|Saturn eating his offspring.|
To celebrate Romans would untie the ropes on the statue of Saturn that usually bound him the rest of the year. The traditional greeting for the holiday was 'Io, Saturnalia!" (pronounced ee-oh), which means "Ho, Glory to Saturn!" They would wear a garb called a synthesis, which was informal wear and very colorful, and the pileus, or freedman's hat, because Saturnalia was a relaxed holiday. The colors they would wear were golds and greens. They would decorate live trees (they didn't cut them down and bring them indoors) with garlands and gold decorations of moons, stars, and suns. It was also a time where the social order was reversed. Slaves would often be forgiven instead of punished, and sometimes they would be given a feast by their masters. Though this sounds nice, it wasn't quite as it sounds. Often the slaves would prepare the meal and their master's, be served by their master, then have to clean up. It was very controlled role reversal. It was also a week where everyone drank heavily and exchanged small gifts, such as candles, clay figurines, and poems.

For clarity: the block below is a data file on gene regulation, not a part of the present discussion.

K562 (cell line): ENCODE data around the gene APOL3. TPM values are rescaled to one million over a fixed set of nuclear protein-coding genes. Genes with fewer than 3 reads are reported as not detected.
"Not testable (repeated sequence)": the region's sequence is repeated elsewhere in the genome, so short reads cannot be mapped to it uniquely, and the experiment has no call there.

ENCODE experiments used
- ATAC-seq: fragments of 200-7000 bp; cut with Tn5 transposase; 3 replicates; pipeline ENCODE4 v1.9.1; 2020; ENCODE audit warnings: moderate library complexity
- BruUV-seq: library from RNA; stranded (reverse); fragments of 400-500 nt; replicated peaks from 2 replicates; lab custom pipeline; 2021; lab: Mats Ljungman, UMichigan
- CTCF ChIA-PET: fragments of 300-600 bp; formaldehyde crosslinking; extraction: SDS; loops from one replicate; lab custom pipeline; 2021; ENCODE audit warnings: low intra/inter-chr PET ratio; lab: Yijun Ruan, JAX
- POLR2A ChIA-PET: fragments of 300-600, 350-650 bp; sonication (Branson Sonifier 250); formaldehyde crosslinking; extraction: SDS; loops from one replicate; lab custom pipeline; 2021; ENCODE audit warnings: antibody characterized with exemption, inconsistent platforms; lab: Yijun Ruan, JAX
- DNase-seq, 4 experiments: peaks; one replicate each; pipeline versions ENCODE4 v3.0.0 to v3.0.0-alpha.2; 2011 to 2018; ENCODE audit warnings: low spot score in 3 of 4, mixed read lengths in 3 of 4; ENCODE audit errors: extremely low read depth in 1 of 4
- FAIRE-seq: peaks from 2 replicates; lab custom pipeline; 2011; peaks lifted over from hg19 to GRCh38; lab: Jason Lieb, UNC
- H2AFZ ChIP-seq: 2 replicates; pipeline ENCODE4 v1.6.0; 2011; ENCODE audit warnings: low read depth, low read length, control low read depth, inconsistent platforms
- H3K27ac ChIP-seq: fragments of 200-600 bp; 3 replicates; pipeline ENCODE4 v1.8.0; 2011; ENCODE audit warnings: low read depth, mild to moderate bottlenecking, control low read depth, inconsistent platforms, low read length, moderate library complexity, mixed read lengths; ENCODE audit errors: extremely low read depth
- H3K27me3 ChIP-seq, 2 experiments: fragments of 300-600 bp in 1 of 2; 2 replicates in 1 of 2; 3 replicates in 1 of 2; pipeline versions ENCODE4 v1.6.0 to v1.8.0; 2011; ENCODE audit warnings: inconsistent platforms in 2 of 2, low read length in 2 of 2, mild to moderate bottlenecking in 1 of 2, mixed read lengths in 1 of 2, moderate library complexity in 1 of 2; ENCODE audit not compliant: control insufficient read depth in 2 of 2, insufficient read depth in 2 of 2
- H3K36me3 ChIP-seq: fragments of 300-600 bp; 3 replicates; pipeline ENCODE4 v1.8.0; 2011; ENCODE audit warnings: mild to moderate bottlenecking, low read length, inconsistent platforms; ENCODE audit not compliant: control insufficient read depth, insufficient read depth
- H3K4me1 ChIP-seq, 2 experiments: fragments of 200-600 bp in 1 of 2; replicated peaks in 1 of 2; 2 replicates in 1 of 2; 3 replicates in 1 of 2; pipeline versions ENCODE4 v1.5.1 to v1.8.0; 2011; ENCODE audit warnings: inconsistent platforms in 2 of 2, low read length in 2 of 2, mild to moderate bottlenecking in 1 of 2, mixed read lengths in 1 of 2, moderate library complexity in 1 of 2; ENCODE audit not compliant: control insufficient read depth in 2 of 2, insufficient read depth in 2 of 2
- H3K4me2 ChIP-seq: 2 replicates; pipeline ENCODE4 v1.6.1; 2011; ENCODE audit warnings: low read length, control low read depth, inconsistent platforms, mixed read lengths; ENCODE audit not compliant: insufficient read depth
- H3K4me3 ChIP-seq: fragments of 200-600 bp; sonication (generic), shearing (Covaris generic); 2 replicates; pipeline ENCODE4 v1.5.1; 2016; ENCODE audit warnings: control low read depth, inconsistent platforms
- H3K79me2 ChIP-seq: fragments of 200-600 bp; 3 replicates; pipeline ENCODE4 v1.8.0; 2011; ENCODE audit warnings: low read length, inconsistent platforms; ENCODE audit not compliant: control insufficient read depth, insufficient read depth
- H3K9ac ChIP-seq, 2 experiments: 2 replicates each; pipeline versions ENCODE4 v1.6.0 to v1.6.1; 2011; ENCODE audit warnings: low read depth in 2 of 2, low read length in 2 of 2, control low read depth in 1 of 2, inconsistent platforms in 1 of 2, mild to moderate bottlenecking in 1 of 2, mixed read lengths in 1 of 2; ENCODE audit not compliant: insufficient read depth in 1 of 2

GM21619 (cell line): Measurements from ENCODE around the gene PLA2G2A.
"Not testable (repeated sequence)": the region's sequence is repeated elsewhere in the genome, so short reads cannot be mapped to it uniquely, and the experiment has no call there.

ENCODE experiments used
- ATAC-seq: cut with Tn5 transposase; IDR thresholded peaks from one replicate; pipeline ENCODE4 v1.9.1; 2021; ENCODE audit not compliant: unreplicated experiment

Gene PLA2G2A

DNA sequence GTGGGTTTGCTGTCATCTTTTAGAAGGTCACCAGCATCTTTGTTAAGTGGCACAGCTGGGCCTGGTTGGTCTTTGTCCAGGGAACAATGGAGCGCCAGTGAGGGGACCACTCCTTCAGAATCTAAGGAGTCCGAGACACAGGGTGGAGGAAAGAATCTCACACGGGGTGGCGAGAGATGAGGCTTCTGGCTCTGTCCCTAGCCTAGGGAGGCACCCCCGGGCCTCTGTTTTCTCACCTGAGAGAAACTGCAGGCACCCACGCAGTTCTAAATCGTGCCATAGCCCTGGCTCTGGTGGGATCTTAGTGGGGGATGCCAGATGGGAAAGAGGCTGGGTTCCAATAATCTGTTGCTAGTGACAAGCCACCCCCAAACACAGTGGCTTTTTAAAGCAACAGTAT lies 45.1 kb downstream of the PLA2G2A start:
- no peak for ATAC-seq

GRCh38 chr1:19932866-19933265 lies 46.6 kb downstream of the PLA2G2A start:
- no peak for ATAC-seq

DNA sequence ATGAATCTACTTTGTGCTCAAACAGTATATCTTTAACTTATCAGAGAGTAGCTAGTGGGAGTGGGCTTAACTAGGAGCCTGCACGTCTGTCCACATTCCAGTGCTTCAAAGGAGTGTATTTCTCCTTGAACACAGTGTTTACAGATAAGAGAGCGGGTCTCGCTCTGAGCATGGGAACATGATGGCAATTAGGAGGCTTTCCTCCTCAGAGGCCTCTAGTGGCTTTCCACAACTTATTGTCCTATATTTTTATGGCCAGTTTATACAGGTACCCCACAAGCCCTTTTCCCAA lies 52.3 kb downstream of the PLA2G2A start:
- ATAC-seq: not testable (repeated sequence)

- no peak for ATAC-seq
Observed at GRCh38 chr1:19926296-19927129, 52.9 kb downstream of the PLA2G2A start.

|This is the pileus.|
Also, I wan to include this somewhat related video showing how effective the War On Christmas has been.